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[ EN ]


The present invention relates generally to subsurface pumps for removing fluids from underground reservoirs and in particular to a rodless pumping system.

Presently, low pressure reservoirs, incapable of producing fluid from the reservoir to the surface naturally, account for over 90% of the hydrocarbon producing wells in the United States. There are various means of pumping fluid from these wells, such as the use of sucker rod pumps, hydraulic pumps, jet pumps, and semi-submersible electric pumps. Most of these low pressure wells produce fluid at too low of a flow rate for the majority of the current art pumps to operate efficiently.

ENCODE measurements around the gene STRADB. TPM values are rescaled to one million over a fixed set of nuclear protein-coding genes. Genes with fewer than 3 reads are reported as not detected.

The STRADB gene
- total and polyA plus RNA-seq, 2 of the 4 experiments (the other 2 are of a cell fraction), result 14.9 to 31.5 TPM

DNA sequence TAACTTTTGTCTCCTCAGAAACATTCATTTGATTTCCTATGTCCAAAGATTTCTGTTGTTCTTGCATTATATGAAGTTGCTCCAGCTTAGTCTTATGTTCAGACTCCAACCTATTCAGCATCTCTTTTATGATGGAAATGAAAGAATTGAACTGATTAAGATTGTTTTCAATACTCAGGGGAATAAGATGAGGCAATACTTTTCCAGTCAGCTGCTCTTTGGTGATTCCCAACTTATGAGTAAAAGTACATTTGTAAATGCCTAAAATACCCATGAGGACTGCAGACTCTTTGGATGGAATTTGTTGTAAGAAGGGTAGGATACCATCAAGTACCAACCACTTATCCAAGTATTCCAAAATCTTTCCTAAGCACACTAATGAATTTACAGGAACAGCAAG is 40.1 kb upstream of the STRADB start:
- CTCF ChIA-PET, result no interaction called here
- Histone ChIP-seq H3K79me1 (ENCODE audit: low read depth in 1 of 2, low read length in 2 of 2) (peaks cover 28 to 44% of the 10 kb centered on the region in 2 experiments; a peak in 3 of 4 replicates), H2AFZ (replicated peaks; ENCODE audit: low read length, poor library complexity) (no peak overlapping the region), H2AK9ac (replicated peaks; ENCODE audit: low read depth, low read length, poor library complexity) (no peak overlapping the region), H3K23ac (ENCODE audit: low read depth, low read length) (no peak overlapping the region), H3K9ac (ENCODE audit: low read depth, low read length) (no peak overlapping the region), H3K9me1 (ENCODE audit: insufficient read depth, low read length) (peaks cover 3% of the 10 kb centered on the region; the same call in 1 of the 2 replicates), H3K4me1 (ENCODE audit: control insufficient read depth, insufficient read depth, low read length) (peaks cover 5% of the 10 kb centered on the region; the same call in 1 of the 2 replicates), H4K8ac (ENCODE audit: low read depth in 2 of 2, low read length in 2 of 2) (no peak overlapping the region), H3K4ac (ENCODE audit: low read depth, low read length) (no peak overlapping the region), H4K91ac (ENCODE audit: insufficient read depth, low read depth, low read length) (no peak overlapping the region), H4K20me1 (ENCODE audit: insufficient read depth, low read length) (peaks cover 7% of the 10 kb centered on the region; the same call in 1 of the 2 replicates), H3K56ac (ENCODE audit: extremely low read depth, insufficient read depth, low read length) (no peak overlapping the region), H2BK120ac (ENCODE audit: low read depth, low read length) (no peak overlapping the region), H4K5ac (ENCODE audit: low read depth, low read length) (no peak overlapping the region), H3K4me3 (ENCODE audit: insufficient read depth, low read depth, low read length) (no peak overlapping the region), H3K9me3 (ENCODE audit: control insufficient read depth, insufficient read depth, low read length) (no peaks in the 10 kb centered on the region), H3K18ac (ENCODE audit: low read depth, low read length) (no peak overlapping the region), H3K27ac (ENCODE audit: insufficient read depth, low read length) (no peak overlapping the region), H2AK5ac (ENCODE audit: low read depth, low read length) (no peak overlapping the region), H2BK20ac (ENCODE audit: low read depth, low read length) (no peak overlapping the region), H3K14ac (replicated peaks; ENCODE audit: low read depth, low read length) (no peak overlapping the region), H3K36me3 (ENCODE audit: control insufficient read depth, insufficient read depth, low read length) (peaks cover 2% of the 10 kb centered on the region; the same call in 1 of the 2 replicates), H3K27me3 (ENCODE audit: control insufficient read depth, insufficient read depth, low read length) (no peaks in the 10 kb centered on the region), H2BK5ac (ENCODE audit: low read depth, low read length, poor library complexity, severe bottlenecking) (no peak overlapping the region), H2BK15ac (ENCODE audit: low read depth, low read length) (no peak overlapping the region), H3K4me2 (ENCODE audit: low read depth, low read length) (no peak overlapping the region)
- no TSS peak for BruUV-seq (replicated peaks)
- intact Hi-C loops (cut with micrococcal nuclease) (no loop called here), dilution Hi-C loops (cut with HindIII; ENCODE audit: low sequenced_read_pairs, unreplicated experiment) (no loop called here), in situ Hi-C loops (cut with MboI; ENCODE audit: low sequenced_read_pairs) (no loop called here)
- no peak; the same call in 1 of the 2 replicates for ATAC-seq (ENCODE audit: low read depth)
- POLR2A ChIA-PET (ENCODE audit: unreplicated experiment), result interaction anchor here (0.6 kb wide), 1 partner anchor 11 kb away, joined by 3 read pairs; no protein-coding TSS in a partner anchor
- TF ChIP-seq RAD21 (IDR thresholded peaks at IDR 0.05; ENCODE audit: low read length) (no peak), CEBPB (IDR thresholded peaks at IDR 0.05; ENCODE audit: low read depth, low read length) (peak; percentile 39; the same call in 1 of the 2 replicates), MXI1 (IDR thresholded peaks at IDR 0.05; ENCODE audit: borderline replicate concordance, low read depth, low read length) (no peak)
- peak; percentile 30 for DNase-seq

The most common system for producing these low pressure, low flow rate wells is through the use of sucker rod pumping systems. Sucker rod pumping systems include a downhole plunger and cylinder type pump connected to a surface unit commonly refened to as a pump jack via rods, or sucker rods. The present art sucker rod systems have several limits and problems. One problem is that while the stroke length of the pump and the strokes per minute may be controlled via selection of the size of the pump jack, these pumping jacks are expensive and each pump size is adapted for a specific range of flow rates and depth of the reservoir. Once the pump unit is placed it is cost prohibitive to change the pump jack. Another problem with these systems resides within the use of the sucker rods. Sucker rods are metal or fiberglass rods which are connected together to form one continuous string of rods often several thousand feet in length when used in hydrocarbon wells. These rod strings are connected usually via pin and box connections. The process of connecting the rod string when running into the hole or disconnecting the strings when pulling out of the hole is time consuming and costly. Additionally, the length and weight of these rods and the reciprocation of the rods produced by the pump jack results in failure, commonly by parting, of the sucker rod string. Another problem is that the sucker rod string is positioned within a tubular string such as tubing. When the system is operating the rod string commonly contacts the tubular string at several points which results in wear of both the rod string and the tubular string resulting in failure of the well. Some studies have shown that these rod pumping systems fail on the average of once every six months resulting in significant repair and maintenance costs, often making producing the well uneconomical. Failures rates in rod pumping systems greatly increase with the deviation of the well bore from vertical.